Family Bible Study lesson for August 5: Following the Risen Lord
July 20 2001 by Catherine Painter , John 21:4-7,12-13,15-22

Family Bible Study lesson for August 5: Following the Risen Lord | Friday, July 20, 2001

Friday, July 20, 2001

Family Bible Study lesson for August 5: Following the Risen Lord

By Catherine Painter John 21:4-7,12-13,15-22 "Please, just this once, go fishing with Dad and me," Jack pleaded. I detested baiting hooks, but forsaking my philosophy: "If where I'm going isn't better than what I'm leaving, I'm staying home," I yielded.

We arrived at a borrowed, seldom-used cabin in threatening weather. Morning brought a bone-chilling rain. Claiming the weather, our clothing and the unkempt, musty cabin unsuitable, the children and I spent the day in a motel enjoying books and games I had secretly packed.

That night the men returned with a sizeable catch. The difference between the two parties was a love for fishing and a lack thereof.

Jesus Will Come to Us (John 21:1-13) Jesus called disciples away from fishing. Now, like a movie entered at some point other than its beginning, we come full circle as John records this final fishing scene.

Initially, Jesus called, "... follow me and I will make you fishers of men" (Mark 1:17). With their positive response, He transfigured their fishing skills - patience, persistence and knowledge of fish and equipment - to soul winning.

Now He calls, inviting a negative response: "Friends, haven't you any fish?" Their one-word answer, "No," reveals embarrassment. I wonder how often I, too, have fished for this thing and that thing, catching nothing.

At Jesus' direction, they cast their net on the other side and discovered the difference between success and failure is as simple as the width of the boat and Jesus in command.

Some see intentional symbolism involved. Both Latin and Greek naturalists claimed the Galilean Sea contained 153 varieties of fish - the exact number the disciples caught.

Was Jesus proclaiming His gospel to be universal and inclusive? That there is room in heaven for all willing to be caught (John 14:2-3) in a net of security that won't break (John 10:28-29)?

Did Peter drag the net to shore to show his future leadership in the church? And was Jesus assuring us that when we revert to former ways (v. 3), He provides a way of return?

Jesus Will Ask If We Love Him (John 21:15-17) True Christianity is a personal relationship with Christ (Gal. 2:20). Ready to commit His cause to unreliable disciples and ascend to heaven, Jesus mentions nothing to discuss or clarify. He draws up no creed for their acceptance. His only foundation is "Do you love me?"

Knowing Peter's three denials will haunt him, Jesus offers three opportunities for Peter to confess Him.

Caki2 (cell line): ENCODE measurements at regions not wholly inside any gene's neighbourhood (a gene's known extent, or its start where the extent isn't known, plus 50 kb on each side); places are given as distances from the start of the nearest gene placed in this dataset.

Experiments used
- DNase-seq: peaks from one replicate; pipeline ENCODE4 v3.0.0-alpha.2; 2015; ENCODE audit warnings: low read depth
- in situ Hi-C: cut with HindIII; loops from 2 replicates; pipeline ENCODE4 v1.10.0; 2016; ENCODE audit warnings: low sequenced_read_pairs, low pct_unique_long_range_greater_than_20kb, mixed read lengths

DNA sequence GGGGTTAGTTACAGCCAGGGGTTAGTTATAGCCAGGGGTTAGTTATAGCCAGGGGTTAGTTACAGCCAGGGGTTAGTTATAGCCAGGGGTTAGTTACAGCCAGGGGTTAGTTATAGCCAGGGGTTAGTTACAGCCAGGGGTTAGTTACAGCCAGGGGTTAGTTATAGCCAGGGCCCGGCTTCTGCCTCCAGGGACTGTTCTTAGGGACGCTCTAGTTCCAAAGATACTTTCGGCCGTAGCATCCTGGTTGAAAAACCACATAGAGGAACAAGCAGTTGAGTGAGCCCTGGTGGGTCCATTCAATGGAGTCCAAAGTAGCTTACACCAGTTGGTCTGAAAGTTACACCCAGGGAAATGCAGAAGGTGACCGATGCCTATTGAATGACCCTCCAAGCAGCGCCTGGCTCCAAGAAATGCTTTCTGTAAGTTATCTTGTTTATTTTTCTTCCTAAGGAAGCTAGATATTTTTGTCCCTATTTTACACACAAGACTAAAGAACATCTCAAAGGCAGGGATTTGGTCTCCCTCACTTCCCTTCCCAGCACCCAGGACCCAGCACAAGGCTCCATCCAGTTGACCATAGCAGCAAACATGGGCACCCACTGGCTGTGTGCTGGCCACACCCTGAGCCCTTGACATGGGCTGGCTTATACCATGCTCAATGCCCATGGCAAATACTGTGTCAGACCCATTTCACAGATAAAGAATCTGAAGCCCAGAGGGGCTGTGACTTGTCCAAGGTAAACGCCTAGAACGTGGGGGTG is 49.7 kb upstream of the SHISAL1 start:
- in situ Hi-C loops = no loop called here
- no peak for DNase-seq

Our language falls short in translating the Greek words for love. Twice Jesus asks Peter for God's deepest unconditional love (agape), but Peter responds both times offering brotherly friendship (philos).

It's the third question that reaches the heart of the gospel (v. 17). Jesus asks, in effect, "Simon, is this lower level of love the extent you can go?"

Peter answers, "Lord, you know all things. You know I love (phileo) you." Jesus, not bringing Peter to the highest level, descends to his level and commissions him: "Feed my sheep" (v. 17d).

We sense Jesus' confidence that by serving Him, Peter's love will rise to the level Jesus craves.

The Lord seeks our response to His love as well, knowing that how we love Him determines what we think of Him, what we'll do for Him and how closely we'll follow Him.

Jesus Will Challenge Us to Follow Him (John 21:18-22) When Jesus prophesies Peter's death by crucifixion, Peter glances toward John, asking, "What about him?"

Jesus replies, "...what is that to you? You follow me."

As with Peter, the issue is my love. I'm not to compare myself with others. This story grips and thrills me, for I have exposed my very soul to its truth.

On the night Jack proposed marriage, I pulled away from him and fled to my dorm, only to find God waiting on the other side of the door (Ps. 137:7-10).

I had heard other calls - to education, career, pleasure, pleasing loved ones - but none so sweet as God's call that night: "Follow me."

I banged my head against my bed, my face wet with tears. God was calling me to forsake plans and pleasures I wanted to keep, to serve where I felt unqualified, to walk where I had not intended to go.

He was calling me to feed His sheep - our future congregations - His dearest treasures for whom His Son laid down His life.

I didn't know how to feed sheep, nor had I considered the depths of my love for Christ.

I continue to stumble and fall, but like Peter, I rise again and follow.

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7/20/2001 12:00:00 AM by Catherine Painter , John 21:4-7,12-13,15-22 | with 0 comments
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